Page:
From the put in you see several tall red mesas and various other rock formations. The first rapid was a legitimate class III wave train followed by some smaller rapids. The water moved so fast that the five miles took us only about an hour. We took some time to explore a wash that was backed up by the river and had fun playing in the whirlpools near the takeout. That evening we were able to catch a nice sunset at Balanced Rock in Arches NP.

The next day we were once again greeted by rainy (this time pouring rain) weather and chose to spend the morning in town. We also drove around some looking at more petroglyphs. Thankfully though the sun finally came out and we were able to do a fantastic hike through the park including catching Delicate Arch during a beautiful sunset.

Sunset at Delicate ArchFire in the skyThe biggest window i've ever seen

another window
Hanging out at camp
Delicate Arch thru the window, Photo: Jeff Smith

After the sun set the lighting was spectacular.
These are actual colors!
Double-O Arch
Our awesome campsite

Cute mini arch in the back of our campsite
No shortage of pretty out here
Turret Arch at sunrise


Finally it was time to say goodbye to the desert and head back to Colorado. Our first stop was Vail where we met up with Ryan who was hanging out at the Teva booth giving out ear exams. We paddled Dowd chute the first day and checked out some of the Teva Mountain Games events. Josh drove out from Denver to join us for a Gore Creek run.

My ears are in good shape!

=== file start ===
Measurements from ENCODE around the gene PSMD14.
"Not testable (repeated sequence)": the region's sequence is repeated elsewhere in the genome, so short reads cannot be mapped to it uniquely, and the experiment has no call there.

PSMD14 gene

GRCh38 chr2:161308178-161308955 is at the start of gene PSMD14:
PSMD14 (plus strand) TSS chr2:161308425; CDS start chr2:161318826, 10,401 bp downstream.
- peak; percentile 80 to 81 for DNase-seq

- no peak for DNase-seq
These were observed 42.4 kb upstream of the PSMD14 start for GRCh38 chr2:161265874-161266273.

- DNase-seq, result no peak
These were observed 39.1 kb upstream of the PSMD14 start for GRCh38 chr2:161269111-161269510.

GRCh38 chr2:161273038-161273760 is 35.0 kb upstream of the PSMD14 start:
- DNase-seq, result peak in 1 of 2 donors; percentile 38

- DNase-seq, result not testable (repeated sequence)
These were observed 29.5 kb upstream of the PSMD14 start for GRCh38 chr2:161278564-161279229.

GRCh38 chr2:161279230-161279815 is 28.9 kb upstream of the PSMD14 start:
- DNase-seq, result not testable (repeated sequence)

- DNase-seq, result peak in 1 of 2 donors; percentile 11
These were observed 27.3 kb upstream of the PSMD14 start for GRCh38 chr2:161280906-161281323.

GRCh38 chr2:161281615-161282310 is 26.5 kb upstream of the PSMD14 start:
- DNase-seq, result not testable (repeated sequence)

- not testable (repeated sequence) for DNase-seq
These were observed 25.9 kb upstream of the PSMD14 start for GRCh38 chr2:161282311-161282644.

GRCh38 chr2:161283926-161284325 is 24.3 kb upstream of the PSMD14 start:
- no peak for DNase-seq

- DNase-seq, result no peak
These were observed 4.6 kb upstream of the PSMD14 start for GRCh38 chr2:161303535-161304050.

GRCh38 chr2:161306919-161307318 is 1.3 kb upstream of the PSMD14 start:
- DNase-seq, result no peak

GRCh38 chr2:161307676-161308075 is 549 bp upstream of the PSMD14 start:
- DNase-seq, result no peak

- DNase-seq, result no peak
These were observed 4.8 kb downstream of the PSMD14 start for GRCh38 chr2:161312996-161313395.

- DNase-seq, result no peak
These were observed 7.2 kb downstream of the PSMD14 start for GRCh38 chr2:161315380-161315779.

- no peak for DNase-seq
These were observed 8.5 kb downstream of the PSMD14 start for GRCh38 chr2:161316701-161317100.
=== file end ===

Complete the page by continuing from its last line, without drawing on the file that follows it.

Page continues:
8 ball boater cross - teva mtn games: photos

Arkansas Valley

After a few days in the Vail / Silverthorne area Ryan joined us for a trip down to the Arkansas valley. We set up our campsite at the takeout of Clear Creek (which has some of the most incredible free camping I’ve ever seen). I ended up getting in three laps on Clear Creek, the Numbers and we did a great run on the Brown’s Canyon section of the Arkansas. Clear Creek is a great class V- run. Short but very sweet it flows through a gorgeous valley surrounded by 14ers. Brown’s and the Numbers were both great big water runs. We also spent some time doing great hikes, making smores, and watching carnage at the Pine Creek Boater X (check out some shots of the start).

Clear Creek

Ryan relaxing at camp

Getting ready for some high altitude kayak sledding

Jeff cooks a mean breakfast

Old mining town

The most perfect beaver dam

... and the most perfect beaver lodge

Maggie on Clear Creek

First Gorge, Clear Creek

Maggie on Clear Creek

Lake Creek

I really don't want to run anything called Paralyzer

What does it take to live in THIS house?

Brown's Canyon

Staying at Clear Creek provided some of the most diverse scenery we’d seen in any one are on our trip. Our campsite was at approximately 9500 feet, with several 14ers surrounding the valley. Jeff and I did a hike up to about 11k feet and though we weren’t quite able to get above the tree line we got some amazing views. The lush green aspens and tall pines were amazing. We spent some time exploring the old mining towns just up the road. In great contrast, heading back into town and to the Arkansas was very much like being in the dessert again. It was much more arid here and the vegetation changed drastically. Quite amazing!

After a few wonderful days out trip was starting to come to an end. I met up with Hector and Tyler who’d just arrived for a run on the Numbers and then we made our way to Denver. Josh and Sylvia made our last evening in Colorado quite pleasant as we made the long trek back east. We arrived home with many wonderful memories, thousands of great photos, and numerous plans for future trips.

The Numbers